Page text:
H. Lavar Pope
Name: H. Lavar Pope
Title: Political Science, Lecturer
Degrees: BA, Lehigh University; MA, Lehigh University; PhD, University of California, Santa Cruz
Hometown: Waukegan, IL
Courses taught: ACPOL 101 American Government and Citizenship, ACPOL 202 International Relations, and ACPOL 200 Introduction to Political Thought
What attracted you to Arrupe College?
When Arrupe College first opened, many Chicago area news stations featured segments about the school. I was struck by the combination of the innovative social justice mission and the aim at providing a rigorous liberal arts education. At the time, I felt as though Arrupe was exactly the type of place that I would love to work. I was raised in the Chicago area and I am a first-generation college graduate from a minority group traditionally underrepresented at U.S. colleges and universities. I am also a beneficiary of programs similar to the program at Arrupe College and a Catholic high school graduate. All of this seemed like a perfect fit and I was excited to see an opening in political science. When I first visited Arrupe, I was impressed to see that the dedication of the faculty, staff, and administration was matched by the dedication of the students at the college. I was also quite impressed with the building and the resources. Overall, I thought it would be a great place to teach political science with a social justice emphasis and a great place to advise first-generation students.
Talk a little about the classes you teach.
At Arrupe, I primarily teach American Government and Citizenship, International Relations, and Introduction to Political Thought. These are considered political science core classes, and for me, it is vitally important that students gain a rich understanding of how power operates as we survey essential topical themes. It is also really important to me that students can apply this material to their daily lives. I also try to emphasize areas that are typically not fully addressed in survey courses. For example, in American Government and Citizenship, one unit of the course examines the impact of racial, gender, and class inequalities in the U.S. We also survey Chicago’s political development in that same unit. These areas are not traditionally a large part of core American politics courses. In my International Relations course, one unit examines Global South perspectives, and in my Introduction to Political Thought course, one unit examines black and Latino political thought. My class sessions are usually divided into three segments—a multimedia segment, an activity segment, and a direct instruction segment. This is to accommodate different learning styles and preferences. It is my hope that all my courses challenge students to develop critical reading, writing, listening, and speaking skills that enable them to become more informed, involved, and productive citizens.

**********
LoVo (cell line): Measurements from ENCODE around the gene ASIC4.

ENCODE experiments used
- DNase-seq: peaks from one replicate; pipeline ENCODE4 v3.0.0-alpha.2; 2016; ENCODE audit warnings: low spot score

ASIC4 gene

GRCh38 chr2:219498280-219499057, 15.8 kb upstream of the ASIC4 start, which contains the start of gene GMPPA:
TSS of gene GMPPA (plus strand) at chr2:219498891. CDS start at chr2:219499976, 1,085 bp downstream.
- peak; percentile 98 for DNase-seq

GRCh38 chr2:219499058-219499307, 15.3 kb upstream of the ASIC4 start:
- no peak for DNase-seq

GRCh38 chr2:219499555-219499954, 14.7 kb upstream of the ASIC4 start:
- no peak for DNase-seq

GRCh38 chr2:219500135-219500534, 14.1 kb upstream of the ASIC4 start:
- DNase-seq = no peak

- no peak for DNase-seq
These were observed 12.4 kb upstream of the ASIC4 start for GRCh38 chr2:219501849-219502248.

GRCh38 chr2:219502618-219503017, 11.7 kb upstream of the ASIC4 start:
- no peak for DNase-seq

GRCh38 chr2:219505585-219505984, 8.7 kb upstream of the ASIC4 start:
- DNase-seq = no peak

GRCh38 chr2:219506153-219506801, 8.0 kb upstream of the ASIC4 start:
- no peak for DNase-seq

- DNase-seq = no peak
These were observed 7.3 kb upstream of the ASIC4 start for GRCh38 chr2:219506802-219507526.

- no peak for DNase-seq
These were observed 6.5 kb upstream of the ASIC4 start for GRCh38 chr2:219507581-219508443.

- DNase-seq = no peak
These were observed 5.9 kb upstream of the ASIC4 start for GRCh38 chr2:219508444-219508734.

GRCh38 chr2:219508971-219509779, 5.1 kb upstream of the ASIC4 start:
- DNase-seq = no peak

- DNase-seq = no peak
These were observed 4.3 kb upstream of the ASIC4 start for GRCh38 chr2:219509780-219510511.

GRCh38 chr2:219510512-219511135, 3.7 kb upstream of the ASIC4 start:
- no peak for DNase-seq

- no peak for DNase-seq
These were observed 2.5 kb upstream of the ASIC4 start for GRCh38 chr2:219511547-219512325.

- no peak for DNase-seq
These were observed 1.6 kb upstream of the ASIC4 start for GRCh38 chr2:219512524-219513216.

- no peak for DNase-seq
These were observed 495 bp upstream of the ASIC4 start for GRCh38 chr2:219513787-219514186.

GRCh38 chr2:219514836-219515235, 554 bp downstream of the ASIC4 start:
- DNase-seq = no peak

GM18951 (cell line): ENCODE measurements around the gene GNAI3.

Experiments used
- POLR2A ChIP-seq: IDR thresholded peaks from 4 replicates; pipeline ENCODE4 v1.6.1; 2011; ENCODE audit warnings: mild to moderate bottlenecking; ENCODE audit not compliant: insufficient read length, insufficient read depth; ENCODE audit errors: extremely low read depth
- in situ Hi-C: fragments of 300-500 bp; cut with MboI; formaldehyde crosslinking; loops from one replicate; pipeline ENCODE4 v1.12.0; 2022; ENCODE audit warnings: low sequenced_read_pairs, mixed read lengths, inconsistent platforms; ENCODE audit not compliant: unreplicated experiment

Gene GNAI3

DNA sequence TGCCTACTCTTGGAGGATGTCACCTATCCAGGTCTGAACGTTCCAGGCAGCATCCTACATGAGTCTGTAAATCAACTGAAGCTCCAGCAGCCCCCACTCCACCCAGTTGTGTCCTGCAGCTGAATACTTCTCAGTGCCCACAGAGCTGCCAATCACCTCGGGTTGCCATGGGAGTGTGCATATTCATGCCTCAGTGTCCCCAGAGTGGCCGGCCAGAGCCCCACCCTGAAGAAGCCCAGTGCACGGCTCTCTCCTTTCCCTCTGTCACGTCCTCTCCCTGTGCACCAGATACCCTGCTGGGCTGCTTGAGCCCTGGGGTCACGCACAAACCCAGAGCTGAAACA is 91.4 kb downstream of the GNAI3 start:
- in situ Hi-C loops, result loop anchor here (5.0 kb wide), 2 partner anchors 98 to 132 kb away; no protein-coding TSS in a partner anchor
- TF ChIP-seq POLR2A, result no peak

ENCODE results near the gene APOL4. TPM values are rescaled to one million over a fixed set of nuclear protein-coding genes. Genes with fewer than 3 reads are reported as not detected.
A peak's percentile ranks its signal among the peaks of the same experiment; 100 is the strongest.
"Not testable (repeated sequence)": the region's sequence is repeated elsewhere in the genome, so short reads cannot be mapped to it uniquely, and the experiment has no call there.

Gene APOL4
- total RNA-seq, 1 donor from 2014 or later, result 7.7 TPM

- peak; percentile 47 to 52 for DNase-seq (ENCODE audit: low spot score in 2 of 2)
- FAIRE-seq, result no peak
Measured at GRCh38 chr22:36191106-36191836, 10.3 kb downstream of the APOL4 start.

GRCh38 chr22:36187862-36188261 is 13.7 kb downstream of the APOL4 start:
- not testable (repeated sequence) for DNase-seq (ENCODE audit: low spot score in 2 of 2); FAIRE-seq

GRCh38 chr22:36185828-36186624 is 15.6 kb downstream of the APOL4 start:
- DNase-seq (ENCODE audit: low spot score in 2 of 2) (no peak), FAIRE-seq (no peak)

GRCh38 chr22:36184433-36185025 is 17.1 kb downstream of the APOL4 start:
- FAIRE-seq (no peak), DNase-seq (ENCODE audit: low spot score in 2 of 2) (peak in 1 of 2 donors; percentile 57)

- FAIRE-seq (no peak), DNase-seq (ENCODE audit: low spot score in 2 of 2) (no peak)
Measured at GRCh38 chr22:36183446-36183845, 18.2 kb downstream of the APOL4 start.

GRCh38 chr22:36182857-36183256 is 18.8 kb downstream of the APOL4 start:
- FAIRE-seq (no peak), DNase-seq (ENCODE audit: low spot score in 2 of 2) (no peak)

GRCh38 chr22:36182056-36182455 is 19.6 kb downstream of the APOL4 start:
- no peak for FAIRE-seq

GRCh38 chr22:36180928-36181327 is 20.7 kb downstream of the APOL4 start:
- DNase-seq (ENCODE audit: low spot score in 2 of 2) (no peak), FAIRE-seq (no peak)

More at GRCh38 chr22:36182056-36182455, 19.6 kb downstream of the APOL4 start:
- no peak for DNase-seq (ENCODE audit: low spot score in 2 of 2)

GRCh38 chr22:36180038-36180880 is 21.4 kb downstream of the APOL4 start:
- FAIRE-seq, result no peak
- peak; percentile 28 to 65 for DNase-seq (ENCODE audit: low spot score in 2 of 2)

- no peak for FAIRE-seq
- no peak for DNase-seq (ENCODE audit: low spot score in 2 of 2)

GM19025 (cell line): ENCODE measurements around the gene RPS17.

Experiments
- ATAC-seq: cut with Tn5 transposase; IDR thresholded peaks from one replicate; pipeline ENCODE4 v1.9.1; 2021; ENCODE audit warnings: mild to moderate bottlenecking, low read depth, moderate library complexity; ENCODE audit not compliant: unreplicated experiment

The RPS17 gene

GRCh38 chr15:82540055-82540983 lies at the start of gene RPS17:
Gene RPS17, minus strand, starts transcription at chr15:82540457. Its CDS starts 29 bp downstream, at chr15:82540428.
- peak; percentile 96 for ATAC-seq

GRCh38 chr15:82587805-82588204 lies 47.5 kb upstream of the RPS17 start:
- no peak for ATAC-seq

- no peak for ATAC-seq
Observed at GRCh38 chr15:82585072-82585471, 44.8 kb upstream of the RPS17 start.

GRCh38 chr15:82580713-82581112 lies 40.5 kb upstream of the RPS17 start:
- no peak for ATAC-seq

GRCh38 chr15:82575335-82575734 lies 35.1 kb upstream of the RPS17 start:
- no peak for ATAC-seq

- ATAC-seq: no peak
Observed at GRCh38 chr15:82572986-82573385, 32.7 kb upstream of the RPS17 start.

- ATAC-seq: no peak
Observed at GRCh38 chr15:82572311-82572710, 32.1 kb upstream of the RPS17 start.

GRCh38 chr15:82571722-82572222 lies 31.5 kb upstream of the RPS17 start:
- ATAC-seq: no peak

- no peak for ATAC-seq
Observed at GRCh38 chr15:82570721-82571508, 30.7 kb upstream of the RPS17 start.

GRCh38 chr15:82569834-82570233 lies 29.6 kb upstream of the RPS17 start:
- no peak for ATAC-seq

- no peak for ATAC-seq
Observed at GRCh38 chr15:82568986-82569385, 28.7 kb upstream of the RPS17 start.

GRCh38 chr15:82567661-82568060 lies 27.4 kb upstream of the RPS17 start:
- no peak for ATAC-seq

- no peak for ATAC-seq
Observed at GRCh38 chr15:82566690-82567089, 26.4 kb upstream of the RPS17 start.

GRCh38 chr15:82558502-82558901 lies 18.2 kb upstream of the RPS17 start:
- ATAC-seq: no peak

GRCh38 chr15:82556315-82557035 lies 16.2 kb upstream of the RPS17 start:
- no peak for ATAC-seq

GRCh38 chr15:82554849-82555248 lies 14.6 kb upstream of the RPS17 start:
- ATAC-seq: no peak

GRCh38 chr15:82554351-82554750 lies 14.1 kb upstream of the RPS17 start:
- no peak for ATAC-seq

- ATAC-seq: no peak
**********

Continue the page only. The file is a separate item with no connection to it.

How did you get involved in teaching political science?
My interest in teaching political science began during my doctoral studies, and it was inspired by my interest in political science research, which began during my undergraduate career. As an undergraduate, I loved political science and English classes. In particular, I was inspired by two of my professors—one a specialist in American Political Thought and another a specialist in Social Movements and Media. When I completed my first significant research projects, an undergraduate thesis and a web project, I knew that I wanted to continue on with an M.A. and then with a Ph.D. program. During my Ph.D. program, I carved out a research interest by looking at the political development of cities and looking at the protest arts emerging from cities. During this time, I started working as a teaching assistant, and a few years later I earned the chance to teach my first class on my own. A few years after that (and after earning my doctorate in politics), I began working as a visiting professor. My teaching focus has always been related to American Politics and other core classes. Some of my favorite courses that I have taught are Race & Ethnicity, Black Political Thought, and Power, Rap Music, & Urban America.
What’s your favorite part about teaching? And the biggest challenge?
By far, my favorite part of teaching is seeing students take ownership of and stock in their own educational process. Sometimes this takes the form of a student submitting an outstanding research paper, and sometimes this takes the form of a student delivering a solid classroom presentation that he or she worked extremely hard on over the course of a couple of weeks. I also like surprising students with new information or introducing a new way of thinking about an issue. I enjoy being surprised by student contributions. I really consider the classroom to be one of the most important arenas for the discussion of political ideas. I also love course preparation, course design, and even curriculum development. The biggest challenge in teaching is covering extremely difficult or divisive material. As a political science instructor, I have to cover issues such as racial inequality, gender inequality, class inequality, and issues such as anti-immigration rhetoric and policy. Discussion of this material is necessary to begin to fully address these inequalities. Another challenge is adapting to change “on the fly.” In the classroom, things can happen that change an instructor’s original plan for the class session, and we need to be able to adapt quickly. This is one of the challenges that keeps teaching interesting at all times!